Diversification is key to our future
Year after year the city suffers from a chronic shortfall in its budget. Year after year many small businesses in this town struggle to survive. And year after year the gaming revenues on the South Shore remain flat — the number of skiers on the slopes remains flat — the head count in the lodging properties remains flat.
What is wrong with this picture? To overstate the case, we seem to be in the wrong business. If we were manufacturing buggy whips, we would reallocate our resources and invest in more of a growth industry. But here in Tahoe we remain hugely dependent on the tourist business, which, for us, has not been growing or prospering. The advent of Indian gaming in California will damage our midweek business even more in years to come.
Do we have a way out? Yes. It is called economic diversification.
Let us look back some 20 years — to 1983, to be exact — when some of our leading citizens recognized the need for redevelopment to replace aging properties with a new a better product. Since then, redevelopment has been a long and agonizingly slow process. But thanks to the efforts of people like Miller, Childs, Von Klug, Jamin, Marchio, McDougall and Gooch in the public sector — professionals like Feldman, Midkiff, Crabb and Wallace — local business risk-takers like Moss, Phillips, Nalley, Mason, Foff, Lohr, Jovicich, Casteel, Embassy, Heavenly and Marriott — we have made some progress. But clearly it is not enough. The city still needs more revenues to provide first-class services for its citizens, and local businesses need more customers in order to prosper. We need to broaden our tax base and, as 9/11 proved once again, we need to smooth our the fluctuations in our tourist-driven economy.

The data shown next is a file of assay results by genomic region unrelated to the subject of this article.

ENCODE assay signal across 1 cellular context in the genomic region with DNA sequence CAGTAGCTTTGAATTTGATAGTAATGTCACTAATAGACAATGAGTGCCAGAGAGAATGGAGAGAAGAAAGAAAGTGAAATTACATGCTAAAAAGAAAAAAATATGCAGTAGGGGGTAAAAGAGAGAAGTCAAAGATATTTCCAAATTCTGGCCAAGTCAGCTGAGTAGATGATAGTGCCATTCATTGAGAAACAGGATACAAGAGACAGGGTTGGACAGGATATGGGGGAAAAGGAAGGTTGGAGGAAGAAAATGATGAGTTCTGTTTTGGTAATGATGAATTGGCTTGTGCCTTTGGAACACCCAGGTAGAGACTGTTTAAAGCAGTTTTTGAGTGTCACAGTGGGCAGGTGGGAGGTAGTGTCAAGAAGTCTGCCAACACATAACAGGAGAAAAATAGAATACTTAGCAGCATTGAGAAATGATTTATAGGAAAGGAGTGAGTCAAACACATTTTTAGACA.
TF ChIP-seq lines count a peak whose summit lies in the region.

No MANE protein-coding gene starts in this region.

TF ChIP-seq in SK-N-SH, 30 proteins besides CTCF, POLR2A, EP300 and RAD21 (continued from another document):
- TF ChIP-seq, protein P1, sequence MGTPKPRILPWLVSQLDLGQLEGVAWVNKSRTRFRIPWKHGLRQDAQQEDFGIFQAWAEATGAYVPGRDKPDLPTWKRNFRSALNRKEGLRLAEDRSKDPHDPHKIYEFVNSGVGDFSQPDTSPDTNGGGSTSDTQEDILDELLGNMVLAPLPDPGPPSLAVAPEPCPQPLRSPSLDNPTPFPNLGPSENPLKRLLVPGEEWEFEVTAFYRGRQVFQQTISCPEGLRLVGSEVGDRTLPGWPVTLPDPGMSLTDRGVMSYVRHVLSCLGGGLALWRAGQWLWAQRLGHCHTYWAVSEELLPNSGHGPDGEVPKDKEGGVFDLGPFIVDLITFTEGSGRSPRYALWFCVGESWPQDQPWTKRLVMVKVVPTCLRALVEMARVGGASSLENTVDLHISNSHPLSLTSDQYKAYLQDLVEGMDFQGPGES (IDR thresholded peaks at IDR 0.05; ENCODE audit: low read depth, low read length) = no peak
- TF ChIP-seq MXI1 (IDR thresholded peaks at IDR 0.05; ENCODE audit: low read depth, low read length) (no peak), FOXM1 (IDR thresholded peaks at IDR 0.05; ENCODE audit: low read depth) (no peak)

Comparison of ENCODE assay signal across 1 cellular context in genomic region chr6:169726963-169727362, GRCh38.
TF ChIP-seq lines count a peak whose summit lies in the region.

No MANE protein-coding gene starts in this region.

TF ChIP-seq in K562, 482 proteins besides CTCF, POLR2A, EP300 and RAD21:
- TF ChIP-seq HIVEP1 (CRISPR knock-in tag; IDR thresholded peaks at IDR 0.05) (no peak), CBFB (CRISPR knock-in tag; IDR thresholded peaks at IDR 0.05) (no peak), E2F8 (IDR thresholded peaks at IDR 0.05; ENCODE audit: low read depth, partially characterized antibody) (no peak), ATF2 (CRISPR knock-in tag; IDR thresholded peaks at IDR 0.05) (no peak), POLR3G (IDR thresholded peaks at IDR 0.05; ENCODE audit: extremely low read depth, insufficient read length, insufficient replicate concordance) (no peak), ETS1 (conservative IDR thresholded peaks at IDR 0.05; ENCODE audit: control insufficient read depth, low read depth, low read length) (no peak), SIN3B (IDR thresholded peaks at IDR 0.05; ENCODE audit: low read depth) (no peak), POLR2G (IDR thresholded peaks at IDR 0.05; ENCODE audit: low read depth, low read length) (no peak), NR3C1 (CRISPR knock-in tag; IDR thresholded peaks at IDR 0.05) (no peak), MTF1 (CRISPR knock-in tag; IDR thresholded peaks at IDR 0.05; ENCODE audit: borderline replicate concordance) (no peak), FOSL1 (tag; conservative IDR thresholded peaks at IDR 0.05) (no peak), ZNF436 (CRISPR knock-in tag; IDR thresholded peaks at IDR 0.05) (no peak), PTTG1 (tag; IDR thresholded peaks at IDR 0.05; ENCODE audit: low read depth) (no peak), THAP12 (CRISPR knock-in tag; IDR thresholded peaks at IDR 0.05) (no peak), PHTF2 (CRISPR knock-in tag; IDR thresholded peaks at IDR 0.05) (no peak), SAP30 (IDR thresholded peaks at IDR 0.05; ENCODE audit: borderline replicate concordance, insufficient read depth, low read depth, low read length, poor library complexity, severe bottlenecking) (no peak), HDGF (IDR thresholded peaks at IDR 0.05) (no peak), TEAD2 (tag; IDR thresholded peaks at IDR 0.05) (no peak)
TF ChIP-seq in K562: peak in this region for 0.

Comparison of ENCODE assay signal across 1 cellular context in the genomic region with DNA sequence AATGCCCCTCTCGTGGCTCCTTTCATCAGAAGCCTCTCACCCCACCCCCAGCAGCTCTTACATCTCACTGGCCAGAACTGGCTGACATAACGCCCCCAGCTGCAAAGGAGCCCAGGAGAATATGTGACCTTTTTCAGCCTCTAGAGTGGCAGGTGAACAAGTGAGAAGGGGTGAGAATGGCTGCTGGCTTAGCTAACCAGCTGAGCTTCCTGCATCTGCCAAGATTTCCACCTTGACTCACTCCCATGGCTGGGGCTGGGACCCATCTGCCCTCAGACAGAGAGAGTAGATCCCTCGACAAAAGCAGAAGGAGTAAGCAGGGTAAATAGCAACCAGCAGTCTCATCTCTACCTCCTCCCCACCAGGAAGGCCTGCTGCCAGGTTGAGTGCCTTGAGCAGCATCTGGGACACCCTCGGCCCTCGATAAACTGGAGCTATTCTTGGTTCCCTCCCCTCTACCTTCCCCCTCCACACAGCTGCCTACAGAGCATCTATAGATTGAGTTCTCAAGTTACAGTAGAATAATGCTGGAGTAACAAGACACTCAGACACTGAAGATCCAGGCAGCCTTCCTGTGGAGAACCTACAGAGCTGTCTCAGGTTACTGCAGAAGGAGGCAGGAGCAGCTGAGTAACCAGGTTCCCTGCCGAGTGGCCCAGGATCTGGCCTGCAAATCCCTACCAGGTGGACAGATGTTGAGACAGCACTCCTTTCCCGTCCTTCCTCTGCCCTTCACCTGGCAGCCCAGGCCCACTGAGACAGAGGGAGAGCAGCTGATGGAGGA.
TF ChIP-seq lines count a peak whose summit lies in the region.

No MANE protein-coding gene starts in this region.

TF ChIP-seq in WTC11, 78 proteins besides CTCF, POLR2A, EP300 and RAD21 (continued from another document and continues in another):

At the risk of shocking the lodging folk, let me argue we have ITAL far too many tourists ITAL in town — too many, that is, on Saturday night. When our departing guests overload Highway 50 on Sunday afternoon, it becomes virtually impossible for the pig to move through the python. During the week, on the other hand, we have ITAL far too many rooms ITAL and not enough guests. Our midweek occupancy is abysmally low. Hence, if we removed 2,000 rooms from the South Shore, those lodging properties which remain would do better during the week while traffic congestion would be markedly reduced on the weekends. We would strike a much better balance between room supply and demand.
In terms of a specific model, envision the impact of converting 1,000 motel rooms over the next 20 years (those properties that are already economically obsolete) into affordable housing for our citizens, and another 1,000 rooms into commercial space — such as office buildings for Wall Street analysts, or a research facility for the likes of Amgen or Intel. This could be a win-win for all the parties involved. The new companies would be better able to attract and retain key employees who want to live in God’s country. The city would generate higher tax revenues. Restaurants and retail shops would benefit from more affluent customers. Debt-ridden motel owners could cash out if they wanted to. Lodging could provide an upgraded product for our tourists. With cleaner industry the environment would be enhanced and the aesthetics improved. The city would not get any bigger.
Can this happen? It’s won’t work with just a volunteer effort. We would need to convene a blue-ribbon group of leading citizens to provide structure and direction, but then we would also have to hire a dynamic executive director to hasten the conversion of substandard motels into affordable housing and commercial space. We need a strong, successful change agent to help the South Shore re-invent itself for the 21st century.
In effect, we would change our economic mix during the next 20 years. Can we afford this? Or is the real question: Can we afford ITAL not ITAL to do this?
We will always have whiners and naysayers in our midst. But let us be the doers who say, looking back 20 years from now, we did it.
— Charlie McDermid is the manager of the Holiday Inn Express. He was the 2001 president of the South Lake Tahoe Lodging Association.
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